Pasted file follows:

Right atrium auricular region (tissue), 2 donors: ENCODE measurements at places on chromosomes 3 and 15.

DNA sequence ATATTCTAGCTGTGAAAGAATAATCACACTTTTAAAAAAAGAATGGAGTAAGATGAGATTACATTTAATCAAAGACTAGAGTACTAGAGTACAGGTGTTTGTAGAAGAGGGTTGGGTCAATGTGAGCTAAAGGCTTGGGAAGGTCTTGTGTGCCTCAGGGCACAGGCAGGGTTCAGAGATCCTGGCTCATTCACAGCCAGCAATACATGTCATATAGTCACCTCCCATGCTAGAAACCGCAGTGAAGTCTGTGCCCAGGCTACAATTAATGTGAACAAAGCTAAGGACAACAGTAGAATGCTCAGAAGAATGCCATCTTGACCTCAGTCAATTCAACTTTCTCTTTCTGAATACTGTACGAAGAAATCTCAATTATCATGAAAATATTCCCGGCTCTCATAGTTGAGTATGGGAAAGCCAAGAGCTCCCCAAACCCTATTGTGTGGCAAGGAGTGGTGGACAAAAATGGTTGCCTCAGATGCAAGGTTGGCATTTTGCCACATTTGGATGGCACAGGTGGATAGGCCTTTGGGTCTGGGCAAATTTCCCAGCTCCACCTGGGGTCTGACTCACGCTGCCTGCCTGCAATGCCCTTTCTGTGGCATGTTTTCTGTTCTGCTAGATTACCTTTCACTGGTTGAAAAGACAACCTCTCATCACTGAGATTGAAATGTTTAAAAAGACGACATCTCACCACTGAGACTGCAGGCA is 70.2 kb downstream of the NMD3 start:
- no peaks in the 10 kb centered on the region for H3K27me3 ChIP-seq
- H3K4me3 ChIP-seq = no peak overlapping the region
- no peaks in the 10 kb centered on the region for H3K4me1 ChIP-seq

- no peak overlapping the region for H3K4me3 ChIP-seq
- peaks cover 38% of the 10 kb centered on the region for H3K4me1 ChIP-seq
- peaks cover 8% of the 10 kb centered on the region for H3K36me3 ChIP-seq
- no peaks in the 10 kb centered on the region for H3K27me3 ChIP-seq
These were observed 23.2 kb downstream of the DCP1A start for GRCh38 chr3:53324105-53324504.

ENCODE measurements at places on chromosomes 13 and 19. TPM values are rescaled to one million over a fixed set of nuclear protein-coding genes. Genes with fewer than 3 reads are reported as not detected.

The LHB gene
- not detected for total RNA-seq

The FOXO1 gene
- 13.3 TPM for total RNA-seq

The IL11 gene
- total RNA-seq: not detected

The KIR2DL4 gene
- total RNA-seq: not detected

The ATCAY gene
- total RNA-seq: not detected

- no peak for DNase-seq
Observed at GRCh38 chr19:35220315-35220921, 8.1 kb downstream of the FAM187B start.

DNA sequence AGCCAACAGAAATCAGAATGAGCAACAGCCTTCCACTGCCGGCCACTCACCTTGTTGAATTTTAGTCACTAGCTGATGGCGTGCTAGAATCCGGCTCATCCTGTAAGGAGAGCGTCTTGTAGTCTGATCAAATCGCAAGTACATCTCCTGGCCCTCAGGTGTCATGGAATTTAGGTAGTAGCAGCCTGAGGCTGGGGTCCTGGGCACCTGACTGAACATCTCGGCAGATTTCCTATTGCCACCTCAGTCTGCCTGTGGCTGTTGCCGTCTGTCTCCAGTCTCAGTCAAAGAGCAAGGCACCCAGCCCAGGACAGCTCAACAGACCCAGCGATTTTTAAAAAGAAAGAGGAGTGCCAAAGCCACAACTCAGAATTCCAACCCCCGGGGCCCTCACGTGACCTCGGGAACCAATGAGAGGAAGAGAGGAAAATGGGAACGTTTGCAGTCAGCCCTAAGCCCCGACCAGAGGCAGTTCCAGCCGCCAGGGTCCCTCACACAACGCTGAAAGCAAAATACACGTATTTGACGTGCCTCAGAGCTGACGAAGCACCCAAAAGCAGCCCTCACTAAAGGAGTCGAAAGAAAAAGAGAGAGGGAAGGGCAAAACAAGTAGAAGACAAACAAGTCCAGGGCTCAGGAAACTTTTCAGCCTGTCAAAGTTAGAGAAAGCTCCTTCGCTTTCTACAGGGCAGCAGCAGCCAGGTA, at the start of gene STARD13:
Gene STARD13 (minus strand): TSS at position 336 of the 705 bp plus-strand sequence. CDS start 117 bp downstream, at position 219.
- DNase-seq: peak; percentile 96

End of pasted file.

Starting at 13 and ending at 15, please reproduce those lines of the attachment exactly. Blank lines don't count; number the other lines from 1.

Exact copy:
- not detected for total RNA-seq

The FOXO1 gene
- 13.3 TPM for total RNA-seq